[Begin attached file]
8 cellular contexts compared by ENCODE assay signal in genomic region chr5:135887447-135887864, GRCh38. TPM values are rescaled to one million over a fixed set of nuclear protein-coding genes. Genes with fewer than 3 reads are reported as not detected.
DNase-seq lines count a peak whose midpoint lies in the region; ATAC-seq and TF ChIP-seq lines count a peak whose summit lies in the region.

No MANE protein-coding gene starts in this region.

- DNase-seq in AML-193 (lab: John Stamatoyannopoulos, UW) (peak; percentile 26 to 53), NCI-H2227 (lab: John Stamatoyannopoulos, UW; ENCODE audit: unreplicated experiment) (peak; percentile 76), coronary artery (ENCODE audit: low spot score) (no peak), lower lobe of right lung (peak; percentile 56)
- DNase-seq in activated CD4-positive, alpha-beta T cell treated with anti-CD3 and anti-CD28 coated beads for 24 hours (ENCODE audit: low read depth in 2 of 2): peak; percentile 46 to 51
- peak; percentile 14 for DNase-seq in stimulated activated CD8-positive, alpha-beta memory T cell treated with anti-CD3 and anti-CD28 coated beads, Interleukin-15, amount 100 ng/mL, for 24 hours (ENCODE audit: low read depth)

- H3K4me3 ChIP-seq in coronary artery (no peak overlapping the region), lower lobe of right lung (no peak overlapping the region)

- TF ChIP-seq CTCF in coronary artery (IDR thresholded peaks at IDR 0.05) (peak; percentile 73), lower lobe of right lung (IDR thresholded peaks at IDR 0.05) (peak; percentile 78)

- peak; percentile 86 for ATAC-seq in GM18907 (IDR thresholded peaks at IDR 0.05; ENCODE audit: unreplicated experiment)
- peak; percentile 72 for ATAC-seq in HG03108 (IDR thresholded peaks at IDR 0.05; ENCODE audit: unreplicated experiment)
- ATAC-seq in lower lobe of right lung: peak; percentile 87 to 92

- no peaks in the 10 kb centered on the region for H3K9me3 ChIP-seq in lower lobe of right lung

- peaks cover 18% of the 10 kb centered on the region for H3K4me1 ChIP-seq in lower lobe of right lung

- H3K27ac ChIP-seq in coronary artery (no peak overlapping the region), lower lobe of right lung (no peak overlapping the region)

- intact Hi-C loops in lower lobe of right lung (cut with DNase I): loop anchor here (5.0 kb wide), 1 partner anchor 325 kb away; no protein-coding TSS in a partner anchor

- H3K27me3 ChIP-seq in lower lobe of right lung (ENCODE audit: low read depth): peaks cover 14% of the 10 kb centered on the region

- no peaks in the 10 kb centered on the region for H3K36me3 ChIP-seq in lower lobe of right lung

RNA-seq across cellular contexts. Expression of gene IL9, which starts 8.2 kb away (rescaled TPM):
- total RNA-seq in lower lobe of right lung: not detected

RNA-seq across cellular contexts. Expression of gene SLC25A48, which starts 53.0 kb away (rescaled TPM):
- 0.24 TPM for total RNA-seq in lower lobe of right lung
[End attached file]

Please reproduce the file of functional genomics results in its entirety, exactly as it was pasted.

8 cellular contexts compared by ENCODE assay signal in genomic region chr5:135887447-135887864, GRCh38. TPM values are rescaled to one million over a fixed set of nuclear protein-coding genes. Genes with fewer than 3 reads are reported as not detected.
DNase-seq lines count a peak whose midpoint lies in the region; ATAC-seq and TF ChIP-seq lines count a peak whose summit lies in the region.

No MANE protein-coding gene starts in this region.

- DNase-seq in AML-193 (lab: John Stamatoyannopoulos, UW) (peak; percentile 26 to 53), NCI-H2227 (lab: John Stamatoyannopoulos, UW; ENCODE audit: unreplicated experiment) (peak; percentile 76), coronary artery (ENCODE audit: low spot score) (no peak), lower lobe of right lung (peak; percentile 56)
- DNase-seq in activated CD4-positive, alpha-beta T cell treated with anti-CD3 and anti-CD28 coated beads for 24 hours (ENCODE audit: low read depth in 2 of 2): peak; percentile 46 to 51
- peak; percentile 14 for DNase-seq in stimulated activated CD8-positive, alpha-beta memory T cell treated with anti-CD3 and anti-CD28 coated beads, Interleukin-15, amount 100 ng/mL, for 24 hours (ENCODE audit: low read depth)

- H3K4me3 ChIP-seq in coronary artery (no peak overlapping the region), lower lobe of right lung (no peak overlapping the region)

- TF ChIP-seq CTCF in coronary artery (IDR thresholded peaks at IDR 0.05) (peak; percentile 73), lower lobe of right lung (IDR thresholded peaks at IDR 0.05) (peak; percentile 78)

- peak; percentile 86 for ATAC-seq in GM18907 (IDR thresholded peaks at IDR 0.05; ENCODE audit: unreplicated experiment)
- peak; percentile 72 for ATAC-seq in HG03108 (IDR thresholded peaks at IDR 0.05; ENCODE audit: unreplicated experiment)
- ATAC-seq in lower lobe of right lung: peak; percentile 87 to 92

- no peaks in the 10 kb centered on the region for H3K9me3 ChIP-seq in lower lobe of right lung

- peaks cover 18% of the 10 kb centered on the region for H3K4me1 ChIP-seq in lower lobe of right lung

- H3K27ac ChIP-seq in coronary artery (no peak overlapping the region), lower lobe of right lung (no peak overlapping the region)

- intact Hi-C loops in lower lobe of right lung (cut with DNase I): loop anchor here (5.0 kb wide), 1 partner anchor 325 kb away; no protein-coding TSS in a partner anchor

- H3K27me3 ChIP-seq in lower lobe of right lung (ENCODE audit: low read depth): peaks cover 14% of the 10 kb centered on the region

- no peaks in the 10 kb centered on the region for H3K36me3 ChIP-seq in lower lobe of right lung

RNA-seq across cellular contexts. Expression of gene IL9, which starts 8.2 kb away (rescaled TPM):
- total RNA-seq in lower lobe of right lung: not detected

RNA-seq across cellular contexts. Expression of gene SLC25A48, which starts 53.0 kb away (rescaled TPM):
- 0.24 TPM for total RNA-seq in lower lobe of right lung